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Apple Flinched

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Image: Graeme Jennings (Getty Images)

Facebook initiated one of the pettiest corporate feuds against Apple’s supposedly privacy-centric new features, and today Apple capitulated.

In June, Apple unveiled plans for an iOS 14 privacy update that forces developers to gather users’ consent before tracking their activities across third-party apps and websites. Needless to say, giving users more control over how their information is gathered and trafficked is expected to bruise advertisers—especially Facebook, which uses that information to narrow its targeting functions.


As the initial autumn deadline closed in, Facebook protested last week that the change could render Facebook’s Audience Network—its ad service offered to third-party apps—“so ineffective on iOS 14 that it may not make sense to offer it on iOS 14 in the future.” The company claimed that blocking personalization is expected to cut Audience Network revenue by half or more, and that the move would hurt the over 19,000 developers who work with Facebook, many of which are “small businesses that depend on ads to support their livelihood.”

Apple’s messaging to users, as illustrated in the latest promo images for iOS 14, doesn’t give surveillance a nice ring. It will tell you bluntly that such-and-such app “would like permission to track you across apps and websites owned by other companies.” Apple pointed out to Gizmodo that it still embraces in-app advertising and does not prohibit tracking. In fact, Facebook can still gather that data (using Apple’s advertiser ID), if it’s willing to ask iOS users to agree to be tracked (using that scary messaging.) But both Apple and Facebook know that the data collection business operates more smoothly when begging for forgiveness later rather than asking permission now. If not, companies wouldn’t have mastered the art of doublespeak and constructed labyrinthine settings menus.


Apple, on the other hand, will still be able to benefit from gathering your information in various ways without asking permission because Apple doesn’t necessarily need to share or gather your information with data brokers and outside companies—your data is already growing organically within Apple’s walled garden. For example, Apple might show you an ad for a weight loss app in the App Store based on the fact that you read an article from a lifestyle publication in the Apple News app—a function which is automatically enabled, and can be toggled off, under “Apple Advertising.” Similarly, Apple says that developers can use data gained from activity within their own apps through Apple’s vendor-specific identifier. (Apple says that the “tracking” prompt would still show up if Apple-created apps intend to share information beyond Apple.)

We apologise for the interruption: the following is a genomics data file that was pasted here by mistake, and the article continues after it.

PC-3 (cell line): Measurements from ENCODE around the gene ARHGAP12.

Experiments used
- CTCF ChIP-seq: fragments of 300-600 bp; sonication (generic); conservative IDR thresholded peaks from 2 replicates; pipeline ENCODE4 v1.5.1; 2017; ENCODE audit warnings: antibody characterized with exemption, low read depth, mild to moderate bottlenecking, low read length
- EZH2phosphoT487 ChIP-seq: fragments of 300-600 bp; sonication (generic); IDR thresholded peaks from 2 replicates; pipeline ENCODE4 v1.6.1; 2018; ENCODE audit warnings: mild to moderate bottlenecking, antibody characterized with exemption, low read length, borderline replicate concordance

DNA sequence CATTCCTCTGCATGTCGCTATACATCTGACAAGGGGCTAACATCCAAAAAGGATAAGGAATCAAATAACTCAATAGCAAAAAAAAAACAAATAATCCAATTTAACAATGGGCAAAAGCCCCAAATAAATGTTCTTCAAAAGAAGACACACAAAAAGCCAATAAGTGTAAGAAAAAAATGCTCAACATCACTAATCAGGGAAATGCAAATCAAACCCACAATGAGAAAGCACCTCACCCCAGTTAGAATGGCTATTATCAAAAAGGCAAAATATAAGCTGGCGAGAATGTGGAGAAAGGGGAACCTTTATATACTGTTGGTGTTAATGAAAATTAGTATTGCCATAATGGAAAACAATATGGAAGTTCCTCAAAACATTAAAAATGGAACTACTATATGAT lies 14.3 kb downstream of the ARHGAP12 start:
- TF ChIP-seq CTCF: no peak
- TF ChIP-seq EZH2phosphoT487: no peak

But it’s hard to imagine a competing vendor that would have access to such a sprawling network of native data, aside from Google, which has its own devices and browser and advertiser ID. And sticking the notification on Facebook polishes Apple’s self-fashioned reputation a big tech company which values privacy. (It is not.)

Still, the prospect of keeping data between yourself and Apple Inc. is a lot more reassuring than the current situation, in which a fertility app can send your location to a mysterious ad tech company in China. Or it will be somewhat reassuring, whenever (or if) it comes to pass.

Apple says that now apps won’t need to ask users permission to be tracked until 2021, “to give developers time to make necessary changes.” Apple will also require developers to submit details on the data their apps collect—including “sensitive information” such as race, sexual orientation, disability, and political affiliation—which will be published in the App Store later this year.